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› 7 Sex-work ruling the type of major policing and the sweeps of sex workers will continue to exist,” he says. “It is a very incomplete decision.” Kinsman also worries about the continued criminalization of communication surrounding sex work. “There is more vulnerability for sex workers,” he says. “You have to do it really rushed and size up whether a client is safe or not. It is the criminalization of speech surrounding a possible activity that hasn’t yet taken place. It is an incredible violation of freedom of speech.” He says failing to remove the indecency clause in the bawdyhouse provision is another missed opportunity, noting that it has been used by police against gay establishments since the mid-’70s, including during the Toronto bathhouse raids of 1981. Since money is not usually exchanged for sex in gay bathhouses, the “indecent acts” clause has long provided a legal excuse for raids and bawdyhouse charges. “It goes back to when we were fighting against the bawdyhouse laws,” Kinsman says. “We made it clear we wanted to get rid of the section as a whole.” The case has come at a time when at least two major Canadian cities are changing how they police sex work. In Vancouver, a draft policy proposing new policing guidelines was put to the police board on March 21. It would “increase the safety of the workers, reduce victimization and violence and, where appropriate (such as with children and teens), assist with exit strategies.” The policy calls for the appointment of a sex-industry liaison officer in cases involving sex workers and for limiting invasive enforcement such as street sweeps to situations deemed

“high risk” due to human trafficking, violence or the involvement of sexually exploited children or youth. The Vancouver Police Department (VPD) has explicitly stated that invasive enforcement of sex-work laws is now seen as a “last resort.” “The VPD does not seek to increase the inherent dangers faced by sextrade workers, especially survival sex workers,” says a report by the VPD deputy chief, Warren Lemcke. According to the draft policy document, the VPD would also “monitor and maintain intelligence reports to identify and track potentially violent sex industry consumers, exploitive abusers, identify trends and assist in day-to-day operational planning.” Meanwhile, the Ottawa Police Service (OPS) has also been altering its approach to sex workers following a Dec 9, 2011, announcement of a “pattern of violence” and string of homicides involving sex workers. OPS Chief Charles Bordeleau, however, says he is not willing to commit to a policy that would end sweeps or other invasive strategies. “We are in the process of assessing and evaluating the Court of Appeal decision, but with respect to the prostitution sweeps themselves, we will continue our current practice of only conducting them when we have a number of complaints where we need to be responsive to our community,” Brodeleau says. “[Sweeps] are not our primary focus; they’re not our primary activity. We will continue to work with sex-trade workers . . . to ensure we can better collaborate together.” The government has 12 months to make changes to the laws that have been amended as a result of the case. —with files from Andrea Houston For a video of this story, visit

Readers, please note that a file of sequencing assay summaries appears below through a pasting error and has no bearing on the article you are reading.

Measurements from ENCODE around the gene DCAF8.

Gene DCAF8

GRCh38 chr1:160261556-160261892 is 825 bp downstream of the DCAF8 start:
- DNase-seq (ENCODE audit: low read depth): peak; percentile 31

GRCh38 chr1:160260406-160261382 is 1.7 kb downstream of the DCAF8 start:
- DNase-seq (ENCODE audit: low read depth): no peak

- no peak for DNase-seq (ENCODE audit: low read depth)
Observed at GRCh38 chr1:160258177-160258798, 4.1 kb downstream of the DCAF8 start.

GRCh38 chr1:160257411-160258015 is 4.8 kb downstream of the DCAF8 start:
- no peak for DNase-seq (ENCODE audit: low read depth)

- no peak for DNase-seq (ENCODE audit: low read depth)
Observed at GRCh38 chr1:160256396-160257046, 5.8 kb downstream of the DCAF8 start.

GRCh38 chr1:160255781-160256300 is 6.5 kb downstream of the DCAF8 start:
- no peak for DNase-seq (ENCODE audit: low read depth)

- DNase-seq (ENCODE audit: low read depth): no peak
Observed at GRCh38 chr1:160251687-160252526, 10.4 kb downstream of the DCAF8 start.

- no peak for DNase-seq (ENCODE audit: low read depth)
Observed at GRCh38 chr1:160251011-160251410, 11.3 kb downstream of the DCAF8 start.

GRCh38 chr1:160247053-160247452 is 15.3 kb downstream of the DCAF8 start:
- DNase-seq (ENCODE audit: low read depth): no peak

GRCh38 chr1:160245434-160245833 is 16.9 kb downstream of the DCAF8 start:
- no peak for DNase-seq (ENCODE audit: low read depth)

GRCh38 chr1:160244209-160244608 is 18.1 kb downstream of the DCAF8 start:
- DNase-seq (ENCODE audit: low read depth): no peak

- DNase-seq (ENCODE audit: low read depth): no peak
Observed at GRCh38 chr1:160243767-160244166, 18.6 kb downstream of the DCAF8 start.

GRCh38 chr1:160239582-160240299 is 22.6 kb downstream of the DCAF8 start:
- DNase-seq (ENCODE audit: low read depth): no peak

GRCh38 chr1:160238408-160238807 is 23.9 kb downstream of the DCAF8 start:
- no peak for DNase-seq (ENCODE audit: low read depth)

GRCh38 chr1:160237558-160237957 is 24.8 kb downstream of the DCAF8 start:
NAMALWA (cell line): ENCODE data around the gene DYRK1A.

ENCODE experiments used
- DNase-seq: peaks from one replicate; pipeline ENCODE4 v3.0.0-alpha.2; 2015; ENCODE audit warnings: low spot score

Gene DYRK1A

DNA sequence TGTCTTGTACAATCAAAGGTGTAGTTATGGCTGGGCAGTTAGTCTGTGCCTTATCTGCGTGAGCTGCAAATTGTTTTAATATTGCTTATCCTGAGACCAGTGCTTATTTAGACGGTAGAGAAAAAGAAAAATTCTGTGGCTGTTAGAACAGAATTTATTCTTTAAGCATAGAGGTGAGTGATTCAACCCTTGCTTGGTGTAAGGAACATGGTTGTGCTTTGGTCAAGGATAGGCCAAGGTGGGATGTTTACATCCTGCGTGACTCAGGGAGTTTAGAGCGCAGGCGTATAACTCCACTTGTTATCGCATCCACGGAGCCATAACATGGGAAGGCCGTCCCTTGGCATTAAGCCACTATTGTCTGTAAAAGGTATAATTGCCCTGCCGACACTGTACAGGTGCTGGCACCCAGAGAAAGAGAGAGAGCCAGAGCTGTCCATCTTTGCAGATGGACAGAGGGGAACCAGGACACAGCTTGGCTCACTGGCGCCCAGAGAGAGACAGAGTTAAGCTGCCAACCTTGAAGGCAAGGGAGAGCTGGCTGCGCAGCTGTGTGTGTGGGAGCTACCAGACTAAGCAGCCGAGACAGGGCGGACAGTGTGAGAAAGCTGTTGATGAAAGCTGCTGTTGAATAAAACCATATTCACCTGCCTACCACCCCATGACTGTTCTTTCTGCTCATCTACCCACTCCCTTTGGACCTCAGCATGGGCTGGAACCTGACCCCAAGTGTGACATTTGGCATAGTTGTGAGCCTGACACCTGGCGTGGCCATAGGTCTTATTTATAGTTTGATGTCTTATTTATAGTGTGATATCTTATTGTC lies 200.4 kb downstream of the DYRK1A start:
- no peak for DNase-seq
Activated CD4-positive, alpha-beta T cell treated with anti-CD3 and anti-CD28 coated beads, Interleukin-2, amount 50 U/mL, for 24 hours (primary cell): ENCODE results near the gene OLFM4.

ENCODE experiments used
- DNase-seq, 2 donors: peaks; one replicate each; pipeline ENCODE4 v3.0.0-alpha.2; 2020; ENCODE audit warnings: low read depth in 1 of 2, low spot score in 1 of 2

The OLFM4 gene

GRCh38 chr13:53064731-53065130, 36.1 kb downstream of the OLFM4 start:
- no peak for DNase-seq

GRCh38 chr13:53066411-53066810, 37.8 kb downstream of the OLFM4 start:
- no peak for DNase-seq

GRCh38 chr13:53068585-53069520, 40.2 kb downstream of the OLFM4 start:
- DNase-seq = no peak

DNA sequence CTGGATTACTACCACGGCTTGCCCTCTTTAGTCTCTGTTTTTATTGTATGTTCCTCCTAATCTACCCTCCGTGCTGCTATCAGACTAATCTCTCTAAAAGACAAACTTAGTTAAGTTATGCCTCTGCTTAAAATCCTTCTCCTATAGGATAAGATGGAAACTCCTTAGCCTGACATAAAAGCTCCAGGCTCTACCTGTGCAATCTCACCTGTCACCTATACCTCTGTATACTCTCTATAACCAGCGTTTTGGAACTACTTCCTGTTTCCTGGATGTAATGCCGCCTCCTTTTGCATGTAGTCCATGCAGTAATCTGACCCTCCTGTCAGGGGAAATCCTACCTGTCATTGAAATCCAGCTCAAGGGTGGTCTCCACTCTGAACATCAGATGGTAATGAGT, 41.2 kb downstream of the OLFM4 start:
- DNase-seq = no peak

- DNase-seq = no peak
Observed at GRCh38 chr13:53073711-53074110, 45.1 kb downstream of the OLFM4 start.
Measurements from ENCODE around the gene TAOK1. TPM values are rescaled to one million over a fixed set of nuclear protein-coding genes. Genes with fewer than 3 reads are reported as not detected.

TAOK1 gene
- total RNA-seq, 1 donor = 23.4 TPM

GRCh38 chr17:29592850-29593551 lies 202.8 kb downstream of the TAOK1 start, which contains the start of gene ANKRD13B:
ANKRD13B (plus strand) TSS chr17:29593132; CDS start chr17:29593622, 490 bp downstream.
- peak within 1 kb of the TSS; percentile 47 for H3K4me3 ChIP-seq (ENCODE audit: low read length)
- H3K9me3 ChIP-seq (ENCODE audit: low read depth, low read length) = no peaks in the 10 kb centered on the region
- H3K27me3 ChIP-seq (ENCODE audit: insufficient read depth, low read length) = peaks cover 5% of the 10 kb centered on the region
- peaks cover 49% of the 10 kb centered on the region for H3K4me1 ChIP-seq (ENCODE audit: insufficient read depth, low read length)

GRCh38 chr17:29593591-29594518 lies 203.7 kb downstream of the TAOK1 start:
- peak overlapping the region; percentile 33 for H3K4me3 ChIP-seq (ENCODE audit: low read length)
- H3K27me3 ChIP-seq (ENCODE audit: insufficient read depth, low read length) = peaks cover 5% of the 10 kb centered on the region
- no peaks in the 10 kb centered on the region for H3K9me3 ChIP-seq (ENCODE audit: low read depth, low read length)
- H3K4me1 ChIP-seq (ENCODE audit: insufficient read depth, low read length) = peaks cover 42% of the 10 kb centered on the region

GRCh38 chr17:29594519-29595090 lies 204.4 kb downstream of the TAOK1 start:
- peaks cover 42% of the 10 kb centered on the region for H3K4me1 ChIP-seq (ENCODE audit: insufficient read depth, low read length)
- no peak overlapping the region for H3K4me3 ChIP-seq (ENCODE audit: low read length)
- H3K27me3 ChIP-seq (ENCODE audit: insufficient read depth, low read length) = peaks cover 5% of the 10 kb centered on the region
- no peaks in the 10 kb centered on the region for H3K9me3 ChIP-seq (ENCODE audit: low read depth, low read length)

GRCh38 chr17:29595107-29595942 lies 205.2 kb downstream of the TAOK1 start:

Ontario Saving budget hurts Montreal’s people living gay village with HIV/AIDS MOTIVATED BY WHAT THEY SEE AS THE MCGUINTY GOVERNMENT’S first budget as a minority government made sweeping cuts to public sector wages, supports for the poor, and culture and infrastructure grants. Part of the government’s move to contain costs includes a freeze on Ontario Works (welfare) rates and the Ontario Disability Support Program, which will affect many Ontarians living with HIV/AIDS who rely on assistance during periods when they’re too sick to work. While these benefit rates are not being cut, because the cost of rent, food and other necessities tends to rise with inflation, recipients will effectively lose purchasing power while the rate is frozen. Activists have long called for these programs to be reformed, instead, so that they wouldn’t penalize recipients who can work in reduced capacity. At present, if recipients receive any income, their benefits are clawed back, reducing the incentive to work. “For a person living with HIV/AIDS on ODSP and struggling with poverty, it’s going to be a real challenge,” says Murray Jose, executive director of the Toronto People with AIDS Foundation. “There’s no question it’s going to have a real impact, and it’s going to be a struggle to live in a manner that supports them and meets basic needs.” —Rob Salerno